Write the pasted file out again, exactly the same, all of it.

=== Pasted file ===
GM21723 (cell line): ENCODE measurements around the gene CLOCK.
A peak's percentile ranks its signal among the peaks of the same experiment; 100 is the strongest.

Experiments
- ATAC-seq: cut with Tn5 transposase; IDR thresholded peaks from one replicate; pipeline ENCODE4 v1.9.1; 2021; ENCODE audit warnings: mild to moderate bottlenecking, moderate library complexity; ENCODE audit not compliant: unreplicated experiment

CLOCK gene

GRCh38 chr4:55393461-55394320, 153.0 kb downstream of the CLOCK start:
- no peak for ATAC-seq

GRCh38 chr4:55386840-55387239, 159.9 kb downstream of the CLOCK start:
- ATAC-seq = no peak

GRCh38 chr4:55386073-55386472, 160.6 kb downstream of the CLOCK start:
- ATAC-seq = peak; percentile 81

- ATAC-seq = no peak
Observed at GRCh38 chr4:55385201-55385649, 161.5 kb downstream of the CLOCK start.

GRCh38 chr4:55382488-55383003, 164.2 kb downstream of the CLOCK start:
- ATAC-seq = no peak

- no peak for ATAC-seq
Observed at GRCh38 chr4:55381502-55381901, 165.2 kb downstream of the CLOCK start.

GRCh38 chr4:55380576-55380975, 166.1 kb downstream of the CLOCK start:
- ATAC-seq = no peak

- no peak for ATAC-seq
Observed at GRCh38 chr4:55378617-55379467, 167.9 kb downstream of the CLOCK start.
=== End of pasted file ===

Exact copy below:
GM21723 (cell line): ENCODE measurements around the gene CLOCK.
A peak's percentile ranks its signal among the peaks of the same experiment; 100 is the strongest.

Experiments
- ATAC-seq: cut with Tn5 transposase; IDR thresholded peaks from one replicate; pipeline ENCODE4 v1.9.1; 2021; ENCODE audit warnings: mild to moderate bottlenecking, moderate library complexity; ENCODE audit not compliant: unreplicated experiment

CLOCK gene

GRCh38 chr4:55393461-55394320, 153.0 kb downstream of the CLOCK start:
- no peak for ATAC-seq

GRCh38 chr4:55386840-55387239, 159.9 kb downstream of the CLOCK start:
- ATAC-seq = no peak

GRCh38 chr4:55386073-55386472, 160.6 kb downstream of the CLOCK start:
- ATAC-seq = peak; percentile 81

- ATAC-seq = no peak
Observed at GRCh38 chr4:55385201-55385649, 161.5 kb downstream of the CLOCK start.

GRCh38 chr4:55382488-55383003, 164.2 kb downstream of the CLOCK start:
- ATAC-seq = no peak

- no peak for ATAC-seq
Observed at GRCh38 chr4:55381502-55381901, 165.2 kb downstream of the CLOCK start.

GRCh38 chr4:55380576-55380975, 166.1 kb downstream of the CLOCK start:
- ATAC-seq = no peak

- no peak for ATAC-seq
Observed at GRCh38 chr4:55378617-55379467, 167.9 kb downstream of the CLOCK start.